- Half teaspoon table salt
- Four tablespoons of honey
- One liter clean water
- Two teaspoons of table salt
- Two teaspoons of baking soda
- Two teaspoons of lemon juice
- Two tablespoons of glucose
- Two liters clean water
Administration of Electrolytes
In goat kids, electrolytes should be fed separately from milk or milk replacers but should not replace milk as they do not have any nutrients, they are useful for maintaining the fluid balance in the body.
In some instances, probiotics are an effective treatment of diarrhea in goats. If the diarrhea is caused by an upset in the balance of rumen microbes, the administration of probiotics can introduce beneficial bacteria which restore the balance the stops diarrhea.
Causes of Diarrhea in Goats
There are four major causes of diarrhea in goats, stress, diet, bacteria, and management. As discussed earlier diarrhea should be treated as a symptom of something having gone wrong in the normal function of the goat digestive system.
Change in diet
Feed changes for goats should be done gradually to allow the rumen microbes time to adjust to the new feed. Any abrupt changes will lead to an upset in the balance of the rumen microflora leading to diarrhea.
Feeding of grain
Grain is highly concentrated in energy, low in fiber and if fed in excess it can cause bloating and/or excessive acid production in the gut leading to acidosis and diarrhea
Goats need to be weaned gradually off milk or milk replacers to avoid upsetting the gut microbiome. Enzymes required for digesting milk are significantly different from those required to digest fibrous feeds.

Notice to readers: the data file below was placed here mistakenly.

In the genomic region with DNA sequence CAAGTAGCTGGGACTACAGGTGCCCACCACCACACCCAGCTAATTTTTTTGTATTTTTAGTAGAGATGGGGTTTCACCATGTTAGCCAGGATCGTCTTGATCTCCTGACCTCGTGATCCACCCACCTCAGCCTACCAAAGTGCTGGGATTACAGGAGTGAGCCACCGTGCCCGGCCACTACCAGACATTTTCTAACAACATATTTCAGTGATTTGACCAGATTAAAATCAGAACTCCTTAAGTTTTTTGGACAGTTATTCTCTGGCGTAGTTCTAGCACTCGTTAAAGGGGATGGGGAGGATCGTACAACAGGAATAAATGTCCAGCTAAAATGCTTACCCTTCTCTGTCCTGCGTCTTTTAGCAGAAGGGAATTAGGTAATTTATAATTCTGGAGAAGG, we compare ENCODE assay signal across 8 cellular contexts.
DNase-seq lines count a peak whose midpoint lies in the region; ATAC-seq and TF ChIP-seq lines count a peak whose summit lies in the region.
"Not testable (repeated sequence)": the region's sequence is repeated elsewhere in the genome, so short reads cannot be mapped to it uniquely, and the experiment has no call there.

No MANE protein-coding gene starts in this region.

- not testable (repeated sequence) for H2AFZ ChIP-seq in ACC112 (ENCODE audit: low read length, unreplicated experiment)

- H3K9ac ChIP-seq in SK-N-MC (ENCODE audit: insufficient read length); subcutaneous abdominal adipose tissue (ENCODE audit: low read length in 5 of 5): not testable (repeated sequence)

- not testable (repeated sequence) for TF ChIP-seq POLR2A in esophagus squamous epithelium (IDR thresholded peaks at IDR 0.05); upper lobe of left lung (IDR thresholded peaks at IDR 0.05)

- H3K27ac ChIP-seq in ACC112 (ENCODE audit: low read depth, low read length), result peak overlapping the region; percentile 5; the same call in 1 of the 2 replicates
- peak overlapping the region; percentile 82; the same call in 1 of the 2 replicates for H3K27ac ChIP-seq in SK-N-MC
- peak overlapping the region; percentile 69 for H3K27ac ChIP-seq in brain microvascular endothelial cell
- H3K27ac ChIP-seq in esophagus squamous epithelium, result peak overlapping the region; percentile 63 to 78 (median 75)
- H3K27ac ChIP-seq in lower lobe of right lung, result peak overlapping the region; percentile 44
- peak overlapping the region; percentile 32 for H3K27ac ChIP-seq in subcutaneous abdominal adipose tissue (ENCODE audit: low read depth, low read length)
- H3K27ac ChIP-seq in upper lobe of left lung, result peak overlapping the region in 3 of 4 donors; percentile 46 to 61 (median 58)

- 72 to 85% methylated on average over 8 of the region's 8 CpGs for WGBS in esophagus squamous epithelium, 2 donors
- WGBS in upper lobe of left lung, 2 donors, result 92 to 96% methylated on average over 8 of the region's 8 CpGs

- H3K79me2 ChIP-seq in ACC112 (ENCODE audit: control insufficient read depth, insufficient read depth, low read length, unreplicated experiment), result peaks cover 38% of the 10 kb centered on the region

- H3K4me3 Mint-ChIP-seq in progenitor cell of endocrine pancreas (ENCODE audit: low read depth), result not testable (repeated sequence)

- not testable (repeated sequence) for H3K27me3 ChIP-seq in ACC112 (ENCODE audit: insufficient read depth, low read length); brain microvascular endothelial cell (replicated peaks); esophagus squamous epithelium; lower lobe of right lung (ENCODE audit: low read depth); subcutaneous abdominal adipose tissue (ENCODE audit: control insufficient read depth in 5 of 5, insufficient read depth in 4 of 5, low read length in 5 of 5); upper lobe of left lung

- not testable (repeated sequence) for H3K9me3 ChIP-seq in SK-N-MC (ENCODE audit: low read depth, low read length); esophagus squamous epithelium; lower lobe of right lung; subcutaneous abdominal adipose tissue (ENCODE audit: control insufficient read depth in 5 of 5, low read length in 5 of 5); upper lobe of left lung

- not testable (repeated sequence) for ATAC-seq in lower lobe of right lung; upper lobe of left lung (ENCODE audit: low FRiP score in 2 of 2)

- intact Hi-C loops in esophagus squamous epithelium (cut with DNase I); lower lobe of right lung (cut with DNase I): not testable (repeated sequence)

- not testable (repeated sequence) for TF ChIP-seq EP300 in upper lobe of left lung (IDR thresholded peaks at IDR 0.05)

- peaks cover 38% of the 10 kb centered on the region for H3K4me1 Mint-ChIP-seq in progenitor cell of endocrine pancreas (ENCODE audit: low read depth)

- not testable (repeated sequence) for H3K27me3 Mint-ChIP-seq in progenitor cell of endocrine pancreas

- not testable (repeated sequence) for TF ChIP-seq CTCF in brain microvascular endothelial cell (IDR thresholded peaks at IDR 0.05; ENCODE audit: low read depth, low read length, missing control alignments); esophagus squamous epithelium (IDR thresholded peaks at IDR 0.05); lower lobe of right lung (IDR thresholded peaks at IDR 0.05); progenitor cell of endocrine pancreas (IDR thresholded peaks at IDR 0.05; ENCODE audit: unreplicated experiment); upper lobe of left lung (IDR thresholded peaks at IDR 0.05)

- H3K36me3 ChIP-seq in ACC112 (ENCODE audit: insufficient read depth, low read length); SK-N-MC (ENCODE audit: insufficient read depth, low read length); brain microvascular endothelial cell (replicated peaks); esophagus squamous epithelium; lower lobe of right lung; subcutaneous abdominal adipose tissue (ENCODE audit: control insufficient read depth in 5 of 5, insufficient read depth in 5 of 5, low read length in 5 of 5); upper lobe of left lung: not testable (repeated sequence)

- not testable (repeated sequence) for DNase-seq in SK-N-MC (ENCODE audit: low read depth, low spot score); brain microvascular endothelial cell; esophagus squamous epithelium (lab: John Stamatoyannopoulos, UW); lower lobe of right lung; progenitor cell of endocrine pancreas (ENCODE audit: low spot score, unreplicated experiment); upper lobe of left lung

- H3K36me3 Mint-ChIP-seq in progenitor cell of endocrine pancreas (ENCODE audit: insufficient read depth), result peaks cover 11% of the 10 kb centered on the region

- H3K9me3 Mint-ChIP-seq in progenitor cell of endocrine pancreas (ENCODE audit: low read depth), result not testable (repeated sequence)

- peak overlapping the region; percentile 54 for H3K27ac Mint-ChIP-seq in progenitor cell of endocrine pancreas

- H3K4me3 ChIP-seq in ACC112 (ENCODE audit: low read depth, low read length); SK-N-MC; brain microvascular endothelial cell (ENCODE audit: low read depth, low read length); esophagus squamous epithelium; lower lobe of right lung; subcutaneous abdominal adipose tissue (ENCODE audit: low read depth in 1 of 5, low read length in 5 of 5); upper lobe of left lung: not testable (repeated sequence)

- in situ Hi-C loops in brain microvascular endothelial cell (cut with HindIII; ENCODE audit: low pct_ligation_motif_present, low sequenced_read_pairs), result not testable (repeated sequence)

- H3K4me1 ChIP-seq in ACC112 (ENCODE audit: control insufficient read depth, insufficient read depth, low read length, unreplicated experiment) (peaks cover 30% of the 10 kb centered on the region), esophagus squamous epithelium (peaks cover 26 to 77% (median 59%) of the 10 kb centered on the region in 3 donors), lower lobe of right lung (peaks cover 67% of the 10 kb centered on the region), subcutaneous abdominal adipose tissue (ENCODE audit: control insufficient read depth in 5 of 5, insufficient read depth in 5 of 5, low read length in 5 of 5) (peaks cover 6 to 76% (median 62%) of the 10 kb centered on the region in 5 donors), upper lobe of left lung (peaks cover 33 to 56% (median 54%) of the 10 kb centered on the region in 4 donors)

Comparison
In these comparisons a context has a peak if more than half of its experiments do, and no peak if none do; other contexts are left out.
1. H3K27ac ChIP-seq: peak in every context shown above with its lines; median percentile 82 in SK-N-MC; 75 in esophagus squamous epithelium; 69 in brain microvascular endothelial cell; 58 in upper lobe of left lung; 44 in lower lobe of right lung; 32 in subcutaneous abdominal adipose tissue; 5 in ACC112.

Goats are ideally suited for digesting high-fiber diets and the feeding of lush green grass should be avoided as the goats will quickly eat up the grass and scour. The easily digestible grass will overload the gut bacteria and quickly upset their balance and ultimately digestion.
Care should be taken when introducing new feeds to goats but also what is fed to goats should be monitored as their ability to digest certain feeds is limited and can result in diarrhea. Feeds that can cause diarrhea are stone fruits, chicken feed or meat products.
Consistency in feed and feeding is of utmost importance in ensuring that gut health is maintained always.
Common causes, of stress in goats are weaning, wet weather, cold temperatures, mixing with new animals, and management practices like vaccinations. Any abrupt changes to the goat’s environment can have an effect on the goat’s immune system making it prone to diarrhea, this is especially important to young goat kids below one month.
Parasites, Bacteria and Viruses
Coccidia and other worm parasites can cause diarrhea in goat kids that are over a month old usually housed in crowded conditions. Coli and related bacteria can also cause gastroenteritis which manifests as diarrhea in goats of all ages. In both cases, proper hygiene can prevent diarrhea from occurring and medication can be administered once the causative agent is identified usually through analyzing stool samples.
In conclusion, diarrhea is better prevented from occurring but in cases of goats getting diarrhea, treatment is important. Separate the affected goat(s) from the herd, remove or reduce grain, administer electrolytes and consult a vet.